DAMN. is a strange album. Don’t let anyone tell you any differently. I feel that it’s by far Kendrick Lamar’s most accessible record, yet it could be his deepest and most complicated. It’s an album that will sit right at home on radio or in the club, but it wouldn’t shock me to learn that it’s being studied seriously at some university.
I believe Kendrick is the first rapper of the post-Eminem era to earn the right to be a part of the ‘greatest of all time’ (GOAT) hiphop conversation. If someone looked me in the eyes and said Kendrick Lamar was the GOAT, I would emphatically disagree but I would accept their opinion. Kendrick ain’t seeing Nas, Eminem, Biggie, Ice Cube and Outkast, but I’m not going to be disgusted if you bring him up.
What I love most about DAMN. is also what’s most disturbing about it. It’s anger, darkness and paranoia jumps out in the music. Yes, DNA will bang in your car, it will certainly get it poppin in the club, but sit down and listen to what he is actually saying. Listen to FEEL, PRIDE and XXX… shit, listen to any song on the album and ask yourself this: does Kendrick sound happy? In many ways, DAMN. is Kendrick’s Eminem Show – this is the price of success.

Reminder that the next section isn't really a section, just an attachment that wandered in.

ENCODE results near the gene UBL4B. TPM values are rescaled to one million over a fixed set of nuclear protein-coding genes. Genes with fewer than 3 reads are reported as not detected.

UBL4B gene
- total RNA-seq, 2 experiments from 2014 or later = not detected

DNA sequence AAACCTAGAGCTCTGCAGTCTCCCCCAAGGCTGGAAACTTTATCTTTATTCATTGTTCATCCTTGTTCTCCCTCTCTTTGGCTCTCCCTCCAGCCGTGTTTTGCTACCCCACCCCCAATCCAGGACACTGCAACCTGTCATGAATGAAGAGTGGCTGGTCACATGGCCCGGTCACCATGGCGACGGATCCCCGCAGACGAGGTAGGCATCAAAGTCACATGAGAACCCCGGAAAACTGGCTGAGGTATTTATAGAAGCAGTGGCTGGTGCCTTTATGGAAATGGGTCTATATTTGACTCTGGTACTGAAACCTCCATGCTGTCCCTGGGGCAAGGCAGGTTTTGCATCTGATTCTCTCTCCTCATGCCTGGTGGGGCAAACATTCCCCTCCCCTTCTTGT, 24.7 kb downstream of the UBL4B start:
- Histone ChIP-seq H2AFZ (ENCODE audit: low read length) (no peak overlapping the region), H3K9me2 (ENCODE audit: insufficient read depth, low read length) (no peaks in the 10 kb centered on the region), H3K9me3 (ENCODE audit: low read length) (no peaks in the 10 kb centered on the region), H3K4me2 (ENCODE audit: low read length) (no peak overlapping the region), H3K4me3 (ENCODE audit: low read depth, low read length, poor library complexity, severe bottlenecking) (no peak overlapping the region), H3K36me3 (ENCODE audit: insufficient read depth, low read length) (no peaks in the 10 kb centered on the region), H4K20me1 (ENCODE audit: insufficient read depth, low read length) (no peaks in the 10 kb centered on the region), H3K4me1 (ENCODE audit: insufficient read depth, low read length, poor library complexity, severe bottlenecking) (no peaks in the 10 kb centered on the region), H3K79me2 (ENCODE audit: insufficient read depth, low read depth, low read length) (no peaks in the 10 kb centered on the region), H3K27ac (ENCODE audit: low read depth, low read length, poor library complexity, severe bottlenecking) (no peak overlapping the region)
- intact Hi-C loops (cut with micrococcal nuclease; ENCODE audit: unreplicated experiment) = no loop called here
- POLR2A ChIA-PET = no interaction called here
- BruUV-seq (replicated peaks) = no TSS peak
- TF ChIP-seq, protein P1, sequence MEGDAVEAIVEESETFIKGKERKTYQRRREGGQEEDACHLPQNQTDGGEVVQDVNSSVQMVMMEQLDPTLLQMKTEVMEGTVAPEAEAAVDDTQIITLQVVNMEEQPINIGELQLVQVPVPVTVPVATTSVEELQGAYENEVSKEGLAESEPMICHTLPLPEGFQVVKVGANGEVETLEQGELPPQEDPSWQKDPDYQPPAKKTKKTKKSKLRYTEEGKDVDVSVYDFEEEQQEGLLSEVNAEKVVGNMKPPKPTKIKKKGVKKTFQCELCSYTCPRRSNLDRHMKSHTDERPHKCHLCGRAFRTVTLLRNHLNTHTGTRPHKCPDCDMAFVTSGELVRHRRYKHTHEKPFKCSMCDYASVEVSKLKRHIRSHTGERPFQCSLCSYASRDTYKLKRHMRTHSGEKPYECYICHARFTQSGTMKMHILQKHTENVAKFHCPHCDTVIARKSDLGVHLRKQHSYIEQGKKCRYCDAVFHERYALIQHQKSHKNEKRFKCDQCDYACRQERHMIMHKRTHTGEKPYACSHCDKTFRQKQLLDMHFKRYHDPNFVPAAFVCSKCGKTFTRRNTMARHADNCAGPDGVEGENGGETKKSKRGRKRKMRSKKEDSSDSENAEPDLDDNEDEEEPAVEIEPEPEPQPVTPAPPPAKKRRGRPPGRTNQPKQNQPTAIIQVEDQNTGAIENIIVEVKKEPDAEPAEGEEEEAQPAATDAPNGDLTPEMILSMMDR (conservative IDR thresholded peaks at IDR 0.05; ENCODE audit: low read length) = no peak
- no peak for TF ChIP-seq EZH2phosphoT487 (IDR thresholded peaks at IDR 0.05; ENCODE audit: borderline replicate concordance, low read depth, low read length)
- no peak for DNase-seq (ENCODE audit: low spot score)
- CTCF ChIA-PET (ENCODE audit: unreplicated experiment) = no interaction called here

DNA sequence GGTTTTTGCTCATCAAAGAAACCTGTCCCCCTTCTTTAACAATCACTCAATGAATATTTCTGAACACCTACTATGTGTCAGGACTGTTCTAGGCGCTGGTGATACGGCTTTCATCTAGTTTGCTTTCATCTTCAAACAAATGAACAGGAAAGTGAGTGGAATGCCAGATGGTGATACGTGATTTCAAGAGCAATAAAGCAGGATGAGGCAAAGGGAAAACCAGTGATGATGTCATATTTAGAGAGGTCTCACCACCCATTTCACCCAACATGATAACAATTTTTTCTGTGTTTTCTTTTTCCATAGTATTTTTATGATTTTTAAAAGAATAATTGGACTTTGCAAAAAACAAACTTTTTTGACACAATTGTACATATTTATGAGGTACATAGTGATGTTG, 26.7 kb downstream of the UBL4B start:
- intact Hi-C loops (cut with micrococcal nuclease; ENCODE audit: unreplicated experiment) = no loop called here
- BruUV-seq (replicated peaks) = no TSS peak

My favourite song on the album, and possibly my favourite Kenny joint is FEAR. The song is seven minutes long but it breezes past. The boom-bap beat is headnoddingly [fuck you, this should be word] perfect and the three verses incapsulate why Kendrick is special, effortlessly changing his voice to morph into a new character. But once again it is the darkness, the utter despair that makes this song compelling.
I could be reaching. The homi could be having the time of his life, and everything could be fine. However, Kendrick is as real as they come and it feels as if he pours his soul into his music. DAMN. feels like a cry for help – but it’s also a reminder of how great rap music can be.